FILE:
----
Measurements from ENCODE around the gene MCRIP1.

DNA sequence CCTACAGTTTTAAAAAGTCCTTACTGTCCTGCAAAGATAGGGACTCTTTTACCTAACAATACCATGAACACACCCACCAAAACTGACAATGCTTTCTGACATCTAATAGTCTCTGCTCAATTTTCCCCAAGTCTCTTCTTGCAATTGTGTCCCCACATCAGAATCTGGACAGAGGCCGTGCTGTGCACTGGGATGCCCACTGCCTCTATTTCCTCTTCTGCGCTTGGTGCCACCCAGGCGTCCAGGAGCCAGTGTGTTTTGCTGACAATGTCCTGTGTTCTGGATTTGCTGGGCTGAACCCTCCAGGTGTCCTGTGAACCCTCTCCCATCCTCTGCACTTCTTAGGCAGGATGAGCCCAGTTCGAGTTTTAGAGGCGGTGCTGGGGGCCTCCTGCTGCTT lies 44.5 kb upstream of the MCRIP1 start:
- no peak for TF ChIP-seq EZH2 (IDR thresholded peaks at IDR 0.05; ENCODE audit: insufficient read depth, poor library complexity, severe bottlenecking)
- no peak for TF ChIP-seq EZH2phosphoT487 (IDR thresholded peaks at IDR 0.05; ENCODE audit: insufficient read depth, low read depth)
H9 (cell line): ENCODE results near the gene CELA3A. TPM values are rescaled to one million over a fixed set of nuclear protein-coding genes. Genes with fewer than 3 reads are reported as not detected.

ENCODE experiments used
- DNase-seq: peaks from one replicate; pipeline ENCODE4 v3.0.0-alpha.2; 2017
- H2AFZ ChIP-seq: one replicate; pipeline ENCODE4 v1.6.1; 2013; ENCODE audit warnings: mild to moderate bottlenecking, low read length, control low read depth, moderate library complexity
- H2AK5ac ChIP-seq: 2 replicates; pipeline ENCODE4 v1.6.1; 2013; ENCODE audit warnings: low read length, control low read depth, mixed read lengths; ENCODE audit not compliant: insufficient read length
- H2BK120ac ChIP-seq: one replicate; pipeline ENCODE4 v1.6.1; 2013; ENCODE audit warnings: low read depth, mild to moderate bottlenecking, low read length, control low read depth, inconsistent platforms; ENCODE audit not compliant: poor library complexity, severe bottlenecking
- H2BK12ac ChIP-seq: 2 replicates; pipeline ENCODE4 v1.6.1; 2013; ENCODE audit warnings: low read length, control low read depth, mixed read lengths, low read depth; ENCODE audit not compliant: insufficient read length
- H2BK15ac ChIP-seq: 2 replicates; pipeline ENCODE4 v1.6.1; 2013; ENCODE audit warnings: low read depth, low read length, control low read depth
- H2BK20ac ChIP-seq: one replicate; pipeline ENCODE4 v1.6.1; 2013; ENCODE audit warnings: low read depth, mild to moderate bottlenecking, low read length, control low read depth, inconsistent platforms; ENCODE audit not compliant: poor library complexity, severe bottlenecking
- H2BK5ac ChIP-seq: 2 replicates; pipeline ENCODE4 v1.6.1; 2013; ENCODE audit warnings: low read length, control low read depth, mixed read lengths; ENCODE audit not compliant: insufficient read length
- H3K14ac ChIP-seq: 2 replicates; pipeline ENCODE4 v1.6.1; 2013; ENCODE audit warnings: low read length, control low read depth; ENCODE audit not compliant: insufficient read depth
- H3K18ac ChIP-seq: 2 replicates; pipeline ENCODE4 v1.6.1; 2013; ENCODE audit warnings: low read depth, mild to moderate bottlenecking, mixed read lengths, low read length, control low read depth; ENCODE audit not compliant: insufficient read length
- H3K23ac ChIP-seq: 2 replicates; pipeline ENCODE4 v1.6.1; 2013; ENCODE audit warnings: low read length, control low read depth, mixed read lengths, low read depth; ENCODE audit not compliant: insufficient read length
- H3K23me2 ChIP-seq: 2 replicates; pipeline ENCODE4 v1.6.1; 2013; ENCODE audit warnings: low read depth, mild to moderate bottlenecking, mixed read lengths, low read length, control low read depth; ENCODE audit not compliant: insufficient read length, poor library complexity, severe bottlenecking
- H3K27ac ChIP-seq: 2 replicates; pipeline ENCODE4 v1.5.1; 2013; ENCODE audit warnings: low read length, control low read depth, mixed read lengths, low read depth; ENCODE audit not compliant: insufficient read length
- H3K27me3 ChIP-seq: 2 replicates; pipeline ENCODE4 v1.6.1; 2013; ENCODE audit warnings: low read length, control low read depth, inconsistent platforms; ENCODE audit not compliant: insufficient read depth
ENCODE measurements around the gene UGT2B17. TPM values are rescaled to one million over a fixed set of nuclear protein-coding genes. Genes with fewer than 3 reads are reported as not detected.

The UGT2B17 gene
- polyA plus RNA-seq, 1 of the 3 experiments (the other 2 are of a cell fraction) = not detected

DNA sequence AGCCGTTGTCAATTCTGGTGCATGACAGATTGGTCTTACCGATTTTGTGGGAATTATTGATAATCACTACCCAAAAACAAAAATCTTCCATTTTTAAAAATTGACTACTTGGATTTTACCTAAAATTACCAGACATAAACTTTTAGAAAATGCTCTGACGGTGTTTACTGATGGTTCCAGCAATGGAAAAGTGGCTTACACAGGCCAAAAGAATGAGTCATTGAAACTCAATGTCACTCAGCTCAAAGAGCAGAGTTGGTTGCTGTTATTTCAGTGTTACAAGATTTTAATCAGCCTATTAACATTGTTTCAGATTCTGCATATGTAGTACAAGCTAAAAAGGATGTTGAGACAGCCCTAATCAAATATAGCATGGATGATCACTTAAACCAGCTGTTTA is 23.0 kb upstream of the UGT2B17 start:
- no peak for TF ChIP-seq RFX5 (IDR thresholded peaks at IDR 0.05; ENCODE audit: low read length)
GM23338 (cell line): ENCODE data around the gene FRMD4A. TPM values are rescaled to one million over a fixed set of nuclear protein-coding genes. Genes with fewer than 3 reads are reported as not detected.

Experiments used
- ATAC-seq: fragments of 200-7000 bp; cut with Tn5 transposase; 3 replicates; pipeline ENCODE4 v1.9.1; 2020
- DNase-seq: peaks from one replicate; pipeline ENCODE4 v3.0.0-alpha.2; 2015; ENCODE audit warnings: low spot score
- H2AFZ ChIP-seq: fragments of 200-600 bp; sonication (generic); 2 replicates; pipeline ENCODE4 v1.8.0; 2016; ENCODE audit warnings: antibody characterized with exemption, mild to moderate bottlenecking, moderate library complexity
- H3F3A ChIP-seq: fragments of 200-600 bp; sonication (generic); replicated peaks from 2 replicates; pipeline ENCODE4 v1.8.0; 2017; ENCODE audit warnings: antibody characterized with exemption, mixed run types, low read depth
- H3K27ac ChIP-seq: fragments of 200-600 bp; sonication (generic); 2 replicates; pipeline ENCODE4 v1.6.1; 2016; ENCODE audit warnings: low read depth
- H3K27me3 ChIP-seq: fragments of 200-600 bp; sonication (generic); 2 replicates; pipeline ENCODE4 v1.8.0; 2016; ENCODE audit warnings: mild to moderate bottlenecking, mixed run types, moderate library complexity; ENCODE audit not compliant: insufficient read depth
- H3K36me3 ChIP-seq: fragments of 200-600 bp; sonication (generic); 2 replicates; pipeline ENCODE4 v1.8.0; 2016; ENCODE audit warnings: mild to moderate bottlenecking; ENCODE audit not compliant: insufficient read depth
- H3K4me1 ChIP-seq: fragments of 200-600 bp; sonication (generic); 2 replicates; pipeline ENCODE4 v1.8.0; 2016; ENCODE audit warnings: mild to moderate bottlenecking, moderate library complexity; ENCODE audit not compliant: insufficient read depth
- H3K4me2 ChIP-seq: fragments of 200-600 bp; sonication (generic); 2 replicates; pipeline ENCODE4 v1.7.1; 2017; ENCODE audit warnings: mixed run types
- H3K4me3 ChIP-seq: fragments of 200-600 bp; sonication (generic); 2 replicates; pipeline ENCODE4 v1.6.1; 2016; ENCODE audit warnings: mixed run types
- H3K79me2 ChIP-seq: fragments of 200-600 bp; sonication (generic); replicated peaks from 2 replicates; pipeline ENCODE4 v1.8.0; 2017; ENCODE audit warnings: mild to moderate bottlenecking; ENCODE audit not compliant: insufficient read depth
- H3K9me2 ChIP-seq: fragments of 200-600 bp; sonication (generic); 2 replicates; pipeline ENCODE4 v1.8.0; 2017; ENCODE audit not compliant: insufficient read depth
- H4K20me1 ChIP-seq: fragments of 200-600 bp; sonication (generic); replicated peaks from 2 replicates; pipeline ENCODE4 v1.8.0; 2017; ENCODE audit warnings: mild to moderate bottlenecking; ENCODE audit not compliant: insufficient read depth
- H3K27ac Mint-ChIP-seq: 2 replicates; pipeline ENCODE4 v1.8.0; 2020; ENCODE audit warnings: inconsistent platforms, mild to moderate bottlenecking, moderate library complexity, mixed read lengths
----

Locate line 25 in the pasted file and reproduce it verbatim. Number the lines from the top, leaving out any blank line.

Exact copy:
- no peak for TF ChIP-seq RFX5 (IDR thresholded peaks at IDR 0.05; ENCODE audit: low read length)